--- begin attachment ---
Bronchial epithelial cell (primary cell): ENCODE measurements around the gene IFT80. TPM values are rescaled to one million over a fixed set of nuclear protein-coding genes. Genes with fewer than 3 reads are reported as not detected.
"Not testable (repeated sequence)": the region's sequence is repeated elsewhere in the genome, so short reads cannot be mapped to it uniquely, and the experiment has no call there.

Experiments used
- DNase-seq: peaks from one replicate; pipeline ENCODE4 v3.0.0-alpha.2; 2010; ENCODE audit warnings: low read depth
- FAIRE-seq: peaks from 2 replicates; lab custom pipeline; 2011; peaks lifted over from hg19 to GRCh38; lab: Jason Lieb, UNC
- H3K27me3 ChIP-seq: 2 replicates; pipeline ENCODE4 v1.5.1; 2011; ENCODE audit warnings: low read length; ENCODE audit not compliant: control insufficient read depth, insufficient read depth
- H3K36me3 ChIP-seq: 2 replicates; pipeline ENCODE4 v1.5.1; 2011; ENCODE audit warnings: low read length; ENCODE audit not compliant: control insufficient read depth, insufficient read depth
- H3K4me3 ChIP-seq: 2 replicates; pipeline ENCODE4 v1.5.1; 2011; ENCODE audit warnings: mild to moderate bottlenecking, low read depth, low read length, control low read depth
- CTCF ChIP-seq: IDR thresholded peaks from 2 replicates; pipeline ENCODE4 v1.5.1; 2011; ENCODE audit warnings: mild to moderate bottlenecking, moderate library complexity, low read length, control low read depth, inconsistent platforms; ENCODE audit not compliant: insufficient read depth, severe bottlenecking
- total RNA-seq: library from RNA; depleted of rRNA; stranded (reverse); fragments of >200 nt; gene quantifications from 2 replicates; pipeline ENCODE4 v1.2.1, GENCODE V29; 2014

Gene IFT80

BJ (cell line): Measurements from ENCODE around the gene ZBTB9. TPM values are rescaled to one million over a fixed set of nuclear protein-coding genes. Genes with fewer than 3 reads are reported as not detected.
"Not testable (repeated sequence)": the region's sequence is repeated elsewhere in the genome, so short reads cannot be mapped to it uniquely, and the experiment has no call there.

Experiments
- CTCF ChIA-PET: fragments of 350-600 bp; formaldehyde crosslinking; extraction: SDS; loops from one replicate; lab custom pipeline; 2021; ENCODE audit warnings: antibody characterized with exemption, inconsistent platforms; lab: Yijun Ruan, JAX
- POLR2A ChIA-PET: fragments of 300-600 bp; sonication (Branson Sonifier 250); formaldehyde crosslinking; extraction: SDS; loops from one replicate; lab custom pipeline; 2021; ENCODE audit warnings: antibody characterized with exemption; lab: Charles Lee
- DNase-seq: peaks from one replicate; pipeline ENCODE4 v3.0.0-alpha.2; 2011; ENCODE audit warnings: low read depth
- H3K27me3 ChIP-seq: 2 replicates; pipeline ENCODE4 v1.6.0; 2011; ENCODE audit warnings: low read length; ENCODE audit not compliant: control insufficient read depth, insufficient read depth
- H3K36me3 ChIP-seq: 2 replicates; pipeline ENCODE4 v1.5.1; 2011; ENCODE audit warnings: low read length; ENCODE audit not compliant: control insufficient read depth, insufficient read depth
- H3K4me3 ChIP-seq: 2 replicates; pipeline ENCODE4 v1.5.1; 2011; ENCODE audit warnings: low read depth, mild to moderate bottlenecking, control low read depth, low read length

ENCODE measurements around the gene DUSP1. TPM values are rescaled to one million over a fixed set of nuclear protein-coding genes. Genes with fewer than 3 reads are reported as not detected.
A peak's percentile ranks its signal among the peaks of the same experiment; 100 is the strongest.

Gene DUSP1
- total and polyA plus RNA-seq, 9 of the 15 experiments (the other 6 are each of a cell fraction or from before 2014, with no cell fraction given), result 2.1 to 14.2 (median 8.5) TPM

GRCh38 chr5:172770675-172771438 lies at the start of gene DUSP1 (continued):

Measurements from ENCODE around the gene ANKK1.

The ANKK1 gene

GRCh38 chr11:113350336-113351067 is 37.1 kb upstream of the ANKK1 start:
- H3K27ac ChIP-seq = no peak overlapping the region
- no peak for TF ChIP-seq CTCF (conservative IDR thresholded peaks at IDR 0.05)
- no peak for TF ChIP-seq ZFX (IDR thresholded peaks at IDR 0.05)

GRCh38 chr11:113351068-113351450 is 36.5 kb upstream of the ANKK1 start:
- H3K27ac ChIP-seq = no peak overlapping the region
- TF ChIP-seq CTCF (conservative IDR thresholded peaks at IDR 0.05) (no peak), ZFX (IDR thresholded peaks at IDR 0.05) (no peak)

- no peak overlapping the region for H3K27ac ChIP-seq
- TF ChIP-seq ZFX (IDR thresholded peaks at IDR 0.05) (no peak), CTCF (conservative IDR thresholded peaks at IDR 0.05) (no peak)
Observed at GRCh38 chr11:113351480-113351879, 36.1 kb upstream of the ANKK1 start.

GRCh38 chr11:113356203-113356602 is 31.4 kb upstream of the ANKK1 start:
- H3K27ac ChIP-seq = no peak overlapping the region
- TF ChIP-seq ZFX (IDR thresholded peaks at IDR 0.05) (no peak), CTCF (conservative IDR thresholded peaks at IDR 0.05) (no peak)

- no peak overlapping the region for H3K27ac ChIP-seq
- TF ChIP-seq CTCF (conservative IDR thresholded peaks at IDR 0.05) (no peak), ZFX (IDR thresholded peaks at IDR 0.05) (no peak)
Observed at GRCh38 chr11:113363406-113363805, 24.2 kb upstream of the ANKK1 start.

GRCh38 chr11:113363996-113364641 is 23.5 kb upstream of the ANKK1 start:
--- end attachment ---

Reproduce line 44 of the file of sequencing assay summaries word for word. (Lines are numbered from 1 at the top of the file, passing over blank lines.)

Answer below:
GRCh38 chr11:113363996-113364641 is 23.5 kb upstream of the ANKK1 start: